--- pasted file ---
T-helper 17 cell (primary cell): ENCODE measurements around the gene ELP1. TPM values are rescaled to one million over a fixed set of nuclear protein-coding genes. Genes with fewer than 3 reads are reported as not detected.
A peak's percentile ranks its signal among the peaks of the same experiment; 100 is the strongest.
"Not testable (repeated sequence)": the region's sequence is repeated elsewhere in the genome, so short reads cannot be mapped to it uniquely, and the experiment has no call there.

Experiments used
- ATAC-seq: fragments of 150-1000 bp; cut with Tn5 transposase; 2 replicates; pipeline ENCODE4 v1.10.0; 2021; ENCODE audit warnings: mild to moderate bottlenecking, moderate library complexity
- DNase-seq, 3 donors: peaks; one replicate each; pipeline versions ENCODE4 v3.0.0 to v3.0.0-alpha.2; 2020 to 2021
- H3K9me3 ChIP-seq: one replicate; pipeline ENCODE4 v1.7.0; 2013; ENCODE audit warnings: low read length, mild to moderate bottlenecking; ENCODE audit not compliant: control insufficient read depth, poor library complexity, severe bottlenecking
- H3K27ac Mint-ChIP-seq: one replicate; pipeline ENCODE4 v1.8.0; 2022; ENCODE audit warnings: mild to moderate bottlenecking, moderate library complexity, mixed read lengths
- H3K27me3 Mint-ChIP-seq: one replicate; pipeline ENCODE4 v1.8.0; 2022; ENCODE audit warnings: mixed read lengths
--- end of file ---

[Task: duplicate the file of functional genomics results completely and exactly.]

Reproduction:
T-helper 17 cell (primary cell): ENCODE measurements around the gene ELP1. TPM values are rescaled to one million over a fixed set of nuclear protein-coding genes. Genes with fewer than 3 reads are reported as not detected.
A peak's percentile ranks its signal among the peaks of the same experiment; 100 is the strongest.
"Not testable (repeated sequence)": the region's sequence is repeated elsewhere in the genome, so short reads cannot be mapped to it uniquely, and the experiment has no call there.

Experiments used
- ATAC-seq: fragments of 150-1000 bp; cut with Tn5 transposase; 2 replicates; pipeline ENCODE4 v1.10.0; 2021; ENCODE audit warnings: mild to moderate bottlenecking, moderate library complexity
- DNase-seq, 3 donors: peaks; one replicate each; pipeline versions ENCODE4 v3.0.0 to v3.0.0-alpha.2; 2020 to 2021
- H3K9me3 ChIP-seq: one replicate; pipeline ENCODE4 v1.7.0; 2013; ENCODE audit warnings: low read length, mild to moderate bottlenecking; ENCODE audit not compliant: control insufficient read depth, poor library complexity, severe bottlenecking
- H3K27ac Mint-ChIP-seq: one replicate; pipeline ENCODE4 v1.8.0; 2022; ENCODE audit warnings: mild to moderate bottlenecking, moderate library complexity, mixed read lengths
- H3K27me3 Mint-ChIP-seq: one replicate; pipeline ENCODE4 v1.8.0; 2022; ENCODE audit warnings: mixed read lengths